geometric figure which has infinite surface area but encloses a finite volume. The name refers to the tradition identifying the Archangel Gabriel as the angel who blows the horn to announce Judgment Day, associating the divine, or infinite, with the finite. The properties of this figure were first studied by Italian physicist and mathematician Evangelista Torricelli.
Gabriel's horn is formed by taking the graph of , with the domain (thus avoiding the asymptote at x = 0) and rotating it in three dimensions about the x-axis. The discovery was made using Cavalieri's principle before the invention of calculus, but today calculus can be used to calculate the volume and surface area of the horn between x = 1 and x = a, where a > 1. Using integration (see Solid of revolution and Surface of revolution for details), it is possible to find the volume V and the surface area A:
a can be as large as required, but it can be seen from the equation that the volume of the part of the horn between x = 1 and x = a will never exceed π; however, it will get closer and closer to π as abecomes larger. Mathematically, the volume approaches π as a approaches infinity. Using the limit notation of calculus, the volume may be expressed as:
This is so because as a approaches infinity, 1 / a approaches zero. This means the volume is π(1 - 0) which equals π.
As for the area, the above shows that the area is greater than 2π times the natural logarithm of a. There is no upper bound for the natural logarithm of a as it approaches infinity. That means, in this case, that the horn has an infinite surface area. That is to say;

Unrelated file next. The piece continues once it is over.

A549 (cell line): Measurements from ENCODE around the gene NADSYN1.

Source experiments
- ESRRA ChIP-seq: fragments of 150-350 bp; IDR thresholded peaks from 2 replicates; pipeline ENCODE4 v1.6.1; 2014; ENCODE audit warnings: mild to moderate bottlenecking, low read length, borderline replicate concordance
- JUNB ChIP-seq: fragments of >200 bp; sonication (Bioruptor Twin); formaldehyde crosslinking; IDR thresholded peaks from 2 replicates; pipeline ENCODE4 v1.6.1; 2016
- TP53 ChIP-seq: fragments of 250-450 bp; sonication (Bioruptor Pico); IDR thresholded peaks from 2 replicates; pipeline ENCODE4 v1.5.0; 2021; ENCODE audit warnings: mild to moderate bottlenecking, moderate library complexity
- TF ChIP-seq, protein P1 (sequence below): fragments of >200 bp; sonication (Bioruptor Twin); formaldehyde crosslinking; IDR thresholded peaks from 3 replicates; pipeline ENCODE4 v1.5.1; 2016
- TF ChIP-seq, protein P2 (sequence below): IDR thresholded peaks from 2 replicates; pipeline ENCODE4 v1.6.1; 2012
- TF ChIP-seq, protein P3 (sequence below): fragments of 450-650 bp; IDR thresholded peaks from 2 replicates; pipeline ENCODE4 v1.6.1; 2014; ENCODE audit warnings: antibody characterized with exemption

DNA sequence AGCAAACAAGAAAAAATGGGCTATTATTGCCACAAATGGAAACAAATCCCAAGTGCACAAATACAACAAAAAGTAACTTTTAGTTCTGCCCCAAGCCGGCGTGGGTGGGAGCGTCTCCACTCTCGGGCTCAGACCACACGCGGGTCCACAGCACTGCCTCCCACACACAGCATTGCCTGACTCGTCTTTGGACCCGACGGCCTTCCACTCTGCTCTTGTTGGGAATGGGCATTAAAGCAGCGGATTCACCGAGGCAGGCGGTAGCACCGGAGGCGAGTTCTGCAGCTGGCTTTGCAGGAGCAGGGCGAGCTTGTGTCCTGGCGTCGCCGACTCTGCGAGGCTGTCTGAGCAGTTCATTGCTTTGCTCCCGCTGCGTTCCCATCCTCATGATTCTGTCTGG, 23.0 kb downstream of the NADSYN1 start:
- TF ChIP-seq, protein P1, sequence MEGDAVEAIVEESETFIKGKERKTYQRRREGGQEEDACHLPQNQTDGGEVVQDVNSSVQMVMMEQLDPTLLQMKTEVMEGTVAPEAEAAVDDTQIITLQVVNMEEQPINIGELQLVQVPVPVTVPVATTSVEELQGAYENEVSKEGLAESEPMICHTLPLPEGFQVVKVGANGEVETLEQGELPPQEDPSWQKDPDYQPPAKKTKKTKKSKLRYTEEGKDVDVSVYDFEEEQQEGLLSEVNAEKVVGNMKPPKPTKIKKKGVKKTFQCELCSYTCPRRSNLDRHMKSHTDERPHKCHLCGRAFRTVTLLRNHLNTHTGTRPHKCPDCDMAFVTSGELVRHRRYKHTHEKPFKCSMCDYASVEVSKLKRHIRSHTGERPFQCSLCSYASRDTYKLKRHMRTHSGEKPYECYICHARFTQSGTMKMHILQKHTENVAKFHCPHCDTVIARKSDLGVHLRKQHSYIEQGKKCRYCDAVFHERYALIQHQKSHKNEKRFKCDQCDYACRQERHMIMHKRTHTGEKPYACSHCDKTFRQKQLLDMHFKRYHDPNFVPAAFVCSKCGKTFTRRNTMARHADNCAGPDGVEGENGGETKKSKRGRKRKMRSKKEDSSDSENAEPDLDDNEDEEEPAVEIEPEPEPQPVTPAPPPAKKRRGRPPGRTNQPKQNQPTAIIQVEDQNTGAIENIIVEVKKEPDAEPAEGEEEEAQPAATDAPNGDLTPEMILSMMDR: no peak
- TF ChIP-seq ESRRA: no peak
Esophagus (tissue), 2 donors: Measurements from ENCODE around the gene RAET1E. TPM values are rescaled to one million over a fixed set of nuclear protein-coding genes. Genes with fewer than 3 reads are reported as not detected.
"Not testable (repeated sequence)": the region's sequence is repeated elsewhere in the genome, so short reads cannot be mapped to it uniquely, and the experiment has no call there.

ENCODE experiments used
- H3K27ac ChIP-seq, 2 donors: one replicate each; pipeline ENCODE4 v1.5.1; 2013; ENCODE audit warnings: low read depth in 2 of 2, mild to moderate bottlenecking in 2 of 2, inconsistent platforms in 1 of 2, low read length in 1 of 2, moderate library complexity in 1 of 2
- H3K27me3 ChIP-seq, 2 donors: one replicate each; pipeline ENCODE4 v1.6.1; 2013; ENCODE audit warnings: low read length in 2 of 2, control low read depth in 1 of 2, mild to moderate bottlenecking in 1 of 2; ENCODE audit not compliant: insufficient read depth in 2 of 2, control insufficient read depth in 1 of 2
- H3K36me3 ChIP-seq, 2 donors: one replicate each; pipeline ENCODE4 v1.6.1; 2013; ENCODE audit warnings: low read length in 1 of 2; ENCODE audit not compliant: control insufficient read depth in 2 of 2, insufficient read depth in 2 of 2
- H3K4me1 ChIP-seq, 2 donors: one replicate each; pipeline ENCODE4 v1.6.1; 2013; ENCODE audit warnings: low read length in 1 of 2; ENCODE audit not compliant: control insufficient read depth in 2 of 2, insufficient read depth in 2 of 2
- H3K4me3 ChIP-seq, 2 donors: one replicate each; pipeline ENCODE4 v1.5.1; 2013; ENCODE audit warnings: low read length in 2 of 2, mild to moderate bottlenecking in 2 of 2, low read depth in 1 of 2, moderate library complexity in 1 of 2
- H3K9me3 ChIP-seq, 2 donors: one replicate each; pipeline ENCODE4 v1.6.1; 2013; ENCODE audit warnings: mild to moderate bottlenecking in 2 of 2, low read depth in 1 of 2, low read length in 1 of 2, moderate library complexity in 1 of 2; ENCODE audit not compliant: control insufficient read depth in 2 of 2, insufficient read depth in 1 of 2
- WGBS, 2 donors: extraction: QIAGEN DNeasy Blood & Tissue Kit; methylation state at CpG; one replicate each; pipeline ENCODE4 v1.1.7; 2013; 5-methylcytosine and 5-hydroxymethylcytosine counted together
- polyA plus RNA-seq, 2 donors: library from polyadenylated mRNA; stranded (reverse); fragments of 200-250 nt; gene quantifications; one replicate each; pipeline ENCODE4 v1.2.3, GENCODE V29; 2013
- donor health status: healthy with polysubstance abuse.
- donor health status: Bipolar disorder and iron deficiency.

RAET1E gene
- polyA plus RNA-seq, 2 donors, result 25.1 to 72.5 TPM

- Apparent paradox
When the properties of Gabriel's Horn were discovered, the fact that the rotation of an infinite curve about the x-axis generates an object of finite volume was considered paradoxical. However the explanation is that the bounding curve, , is simply a special case–just like the simple harmonic series (Σ1/x1)–for which the successive area 'segments' do not decrease rapidly enough to allow for convergence to a limit. For volume segments (Σ1/x2) however, and in fact for any generally constructed higher degree curve (eg y = 1/x1.001), the same is not true and the rate of decrease in the associated series is sufficiently rapid for convergence to a (finite) limiting sum.
Christiaan Huygens and François Walther de Sluze found a surface of revolution with related properties: an infinitely high solid with finite volume (so it can be made of finite material) which encloses an infinitely large cavity. This was obtained by rotating the non-negative part defined on 0≤x<1 of the cissoid of Diocles around the y-axis. De Sluze described it as a "drinking vessel that has small weight but that even the hardiest drinker could not empty".
Together these two paradoxes formed part of a great dispute over the nature of infinity involving many of the key thinkers of the time including Thomas Hobbes, John Wallis and Galileo.